George Ladd remarks, “Ephesus was for a long time the commercial centre of Asia. The temple of Diana was at the same time a treasure house, a museum, and a place of refuge for criminals. It furnished employment for many, including the silversmiths who made miniature shrines of Diana.”
Pricilla and Aquila were the first to share the gospel along with Paul in this thriving metropolis:
After this, Paul stayed many days longer and then took leave of the brothers and set sail for Syria, and with him Priscilla and Aquila. At Cenchreae he had cut his hair, for he was under a vow.  And they came to Ephesus, and he left them there, but he himself went into the synagogue and reasoned with the Jews.  When they asked him to stay for a longer period, he declined.  But on taking leave of them he said, “I will return to you if God wills,” and he set sail from Ephesus. (Acts 18:18-21)
John MacArthur gives us more context on this important city:
They (Pricilla and Aquila) were soon joined by the eloquent preacher and powerful debated Apollos (Acts 18:24-26). Pricilla, Aquila, and Apollos laid the groundwork for Paul’s ministry in Ephesus.
The apostle Paul stopped briefly in Ephesus near the end of his second missionary journey (Acts 18:19-21), but his real ministry in that key city took place on his third missionary journey. Arriving in Ephesus, he first encountered a group of Old Testament saints, followers of John the Baptist (Acts 19:1-7). After preaching the gospel to them, he baptized them in the name of the Lord Jesus Christ (Acts 19:5). That began Paul’s work of building the church at Ephesus – a work that would last for three years (Acts 20:31).
Paul’s ministry in Ephesus was so impactful that many people repented of their magic, and their sorcery and idolatry. So this church began in a miraculous way, with hundreds – if not thousands of people coming to faith in Jesus.
Sovereign Over the Church
It says here that the one authoring the letter both walks among the lampstands, and holds the seven stars in his hands. We’ve already seen that this “one” is Jesus Christ. And if we are correct in our interpretation that the stars and the lampstands both represent the church (its heavenly and earthly components), then Jesus is seen here as both omnipresent amongst His people, and sovereign over their lives.
He not only walks with us and amongst us, seeing all we do, but He also holds all circumstances – and our very lives – in His hands.
This is seen all the more clearly as we read on…
2:2 “‘I know your works, your toil and your patient endurance, and how you cannot bear with those who are evil, but have tested those who call themselves apostles and are not, and found them to be false.
He begins by saying “I know” your works. Throughout these letters He says these two words “I know”, and it shows us that even though He is in heaven, He is not far – nor is He missing anything going on here on earth.
During His ministry, Jesus said that God knows the number of even the hairs on our heads (Luke 12:7). The underlying assumption here is that Jesus is divine. He is God. He knows all the goings on in our lives. But not only does He know them – He controls them.
You Have Tested
Then He says something interesting. Jesus says that the church at Ephesus has “tested those who call themselves apostles and are not, and found them to be false.”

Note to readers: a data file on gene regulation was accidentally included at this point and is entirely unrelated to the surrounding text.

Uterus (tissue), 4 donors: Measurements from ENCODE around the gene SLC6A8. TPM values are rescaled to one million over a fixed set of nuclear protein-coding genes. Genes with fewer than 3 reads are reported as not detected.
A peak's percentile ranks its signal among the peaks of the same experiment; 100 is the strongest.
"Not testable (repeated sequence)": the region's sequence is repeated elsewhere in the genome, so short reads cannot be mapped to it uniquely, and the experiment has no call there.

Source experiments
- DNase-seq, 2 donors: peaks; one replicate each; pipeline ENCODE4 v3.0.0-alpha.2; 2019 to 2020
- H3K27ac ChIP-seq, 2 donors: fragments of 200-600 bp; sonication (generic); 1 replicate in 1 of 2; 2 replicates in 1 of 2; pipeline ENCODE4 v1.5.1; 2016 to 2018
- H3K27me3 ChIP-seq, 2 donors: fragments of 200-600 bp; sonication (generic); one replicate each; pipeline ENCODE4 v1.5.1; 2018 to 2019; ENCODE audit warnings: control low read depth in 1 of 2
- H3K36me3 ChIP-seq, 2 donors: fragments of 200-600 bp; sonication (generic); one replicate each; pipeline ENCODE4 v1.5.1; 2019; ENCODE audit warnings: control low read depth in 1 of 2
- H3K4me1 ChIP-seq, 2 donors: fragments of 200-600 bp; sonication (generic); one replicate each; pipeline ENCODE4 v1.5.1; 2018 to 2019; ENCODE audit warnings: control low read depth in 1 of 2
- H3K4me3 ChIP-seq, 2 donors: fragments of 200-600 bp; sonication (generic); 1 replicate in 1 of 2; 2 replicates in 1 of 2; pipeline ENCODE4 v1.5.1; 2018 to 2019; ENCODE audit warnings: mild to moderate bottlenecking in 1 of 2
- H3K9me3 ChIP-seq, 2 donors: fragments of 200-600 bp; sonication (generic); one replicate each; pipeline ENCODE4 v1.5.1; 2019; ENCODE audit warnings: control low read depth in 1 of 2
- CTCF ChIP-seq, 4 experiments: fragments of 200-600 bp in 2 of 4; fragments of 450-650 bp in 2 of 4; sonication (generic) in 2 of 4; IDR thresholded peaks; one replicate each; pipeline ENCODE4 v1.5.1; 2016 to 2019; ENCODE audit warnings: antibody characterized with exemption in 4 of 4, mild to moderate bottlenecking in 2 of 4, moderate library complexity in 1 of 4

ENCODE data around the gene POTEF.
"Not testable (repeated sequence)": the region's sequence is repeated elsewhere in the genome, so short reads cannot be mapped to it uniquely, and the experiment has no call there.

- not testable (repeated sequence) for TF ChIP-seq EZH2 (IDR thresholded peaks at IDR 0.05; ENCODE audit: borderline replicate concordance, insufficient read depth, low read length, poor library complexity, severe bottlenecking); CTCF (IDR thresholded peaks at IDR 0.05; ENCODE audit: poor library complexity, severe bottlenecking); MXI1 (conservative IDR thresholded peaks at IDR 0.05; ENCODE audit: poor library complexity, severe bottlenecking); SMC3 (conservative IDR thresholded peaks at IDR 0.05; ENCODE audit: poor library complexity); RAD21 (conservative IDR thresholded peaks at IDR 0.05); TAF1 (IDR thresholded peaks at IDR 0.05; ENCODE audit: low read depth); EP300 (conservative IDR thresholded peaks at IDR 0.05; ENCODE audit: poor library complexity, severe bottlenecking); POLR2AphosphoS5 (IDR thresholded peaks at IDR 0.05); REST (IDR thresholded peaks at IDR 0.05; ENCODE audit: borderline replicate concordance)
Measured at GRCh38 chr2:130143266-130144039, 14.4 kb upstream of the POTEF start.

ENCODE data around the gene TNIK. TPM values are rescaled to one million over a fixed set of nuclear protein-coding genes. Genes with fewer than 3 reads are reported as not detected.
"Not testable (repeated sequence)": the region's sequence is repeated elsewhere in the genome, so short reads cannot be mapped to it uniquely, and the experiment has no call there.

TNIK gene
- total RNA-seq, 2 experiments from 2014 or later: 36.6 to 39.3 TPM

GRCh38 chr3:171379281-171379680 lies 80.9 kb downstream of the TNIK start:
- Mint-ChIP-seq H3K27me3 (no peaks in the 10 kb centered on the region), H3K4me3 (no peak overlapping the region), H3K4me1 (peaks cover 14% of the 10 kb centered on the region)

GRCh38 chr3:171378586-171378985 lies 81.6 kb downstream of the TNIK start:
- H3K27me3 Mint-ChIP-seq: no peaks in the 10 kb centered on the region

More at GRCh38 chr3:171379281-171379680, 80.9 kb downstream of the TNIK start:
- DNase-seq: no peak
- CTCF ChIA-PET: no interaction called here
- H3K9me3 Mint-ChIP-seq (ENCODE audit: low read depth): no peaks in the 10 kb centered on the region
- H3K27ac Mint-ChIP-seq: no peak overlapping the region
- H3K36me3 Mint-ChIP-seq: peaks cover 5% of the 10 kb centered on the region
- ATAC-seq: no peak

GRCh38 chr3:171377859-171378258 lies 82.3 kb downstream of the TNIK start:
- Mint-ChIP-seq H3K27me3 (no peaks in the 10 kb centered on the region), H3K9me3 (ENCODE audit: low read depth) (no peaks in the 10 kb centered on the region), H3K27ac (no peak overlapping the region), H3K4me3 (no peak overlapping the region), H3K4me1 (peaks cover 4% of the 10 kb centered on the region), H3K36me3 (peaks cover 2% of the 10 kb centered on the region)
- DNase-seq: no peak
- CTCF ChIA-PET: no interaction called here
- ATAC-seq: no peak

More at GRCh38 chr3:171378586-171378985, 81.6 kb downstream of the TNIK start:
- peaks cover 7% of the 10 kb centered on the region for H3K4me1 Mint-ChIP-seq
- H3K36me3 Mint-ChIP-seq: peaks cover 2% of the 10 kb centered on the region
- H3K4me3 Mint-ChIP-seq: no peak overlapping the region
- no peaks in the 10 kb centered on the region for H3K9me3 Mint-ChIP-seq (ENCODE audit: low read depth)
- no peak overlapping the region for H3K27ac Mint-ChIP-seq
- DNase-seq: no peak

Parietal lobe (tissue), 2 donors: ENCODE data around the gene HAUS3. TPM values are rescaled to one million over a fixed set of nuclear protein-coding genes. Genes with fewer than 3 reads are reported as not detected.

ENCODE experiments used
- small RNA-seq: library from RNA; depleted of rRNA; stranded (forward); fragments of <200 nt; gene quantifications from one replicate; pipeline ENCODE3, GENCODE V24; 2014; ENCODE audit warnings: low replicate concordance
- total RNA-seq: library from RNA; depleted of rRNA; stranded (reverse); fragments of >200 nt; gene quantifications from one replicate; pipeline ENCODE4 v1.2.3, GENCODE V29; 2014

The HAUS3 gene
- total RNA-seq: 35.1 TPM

In John’s first epistle he had instructed the church to “test the spirits”:
Beloved, do not believe every spirit, but test the spirits to see whether they are from God, for many false prophets have gone out into the world.  By this you know the Spirit of God: every spirit that confesses that Jesus Christ has come in the flesh is from God,  and every spirit that does not confess Jesus is not from God. This is the spirit of the antichrist, which you heard was coming and now is in the world already. (1 John 4:1-3)
So the church had been vigilant in testing doctrine, and rejecting false leaders and false doctrine.
This is a rather challenging passage I think, because it is rather common today for Christians not to know enough about their Bible to be able to test anyone at all. In order to test a leader and what a leader teaches, one must be a skilled handler of the word.
Of course one of the most famous examples of this “testing” took place during the ministry of Paul:
Paul and Silas in Berea  The brothers immediately sent Paul and Silas away by night to Berea, and when they arrived they went into the Jewish synagogue.  Now these Jews were more noble than those in Thessalonica; they received the word with all eagerness, examining the Scriptures daily to see if these things were so. (Acts 17:10-11)
In order to spot a false teaching one must know the real article. That’s why experts in counterfeit money spend a great deal of time first becoming intimately familiar with real money. Likewise, we too ought to be intimately familiar with the Word of God.
2:3 I know you are enduring patiently and bearing up for my name’s sake, and you have not grown weary.
Next Jesus gives His second commendation, namely that the people of Ephesus have stood firm in their doctrine for the sake of the name of Jesus. They have not grown weary.
Similarly, we are called by God not to grow weary of doing good:
And let us not grow weary of doing good, for in due season we will reap, if we do not give up.  So then, as we have opportunity, let us do good to everyone, and especially to those who are of the household of faith. (Galatians 6:9-10)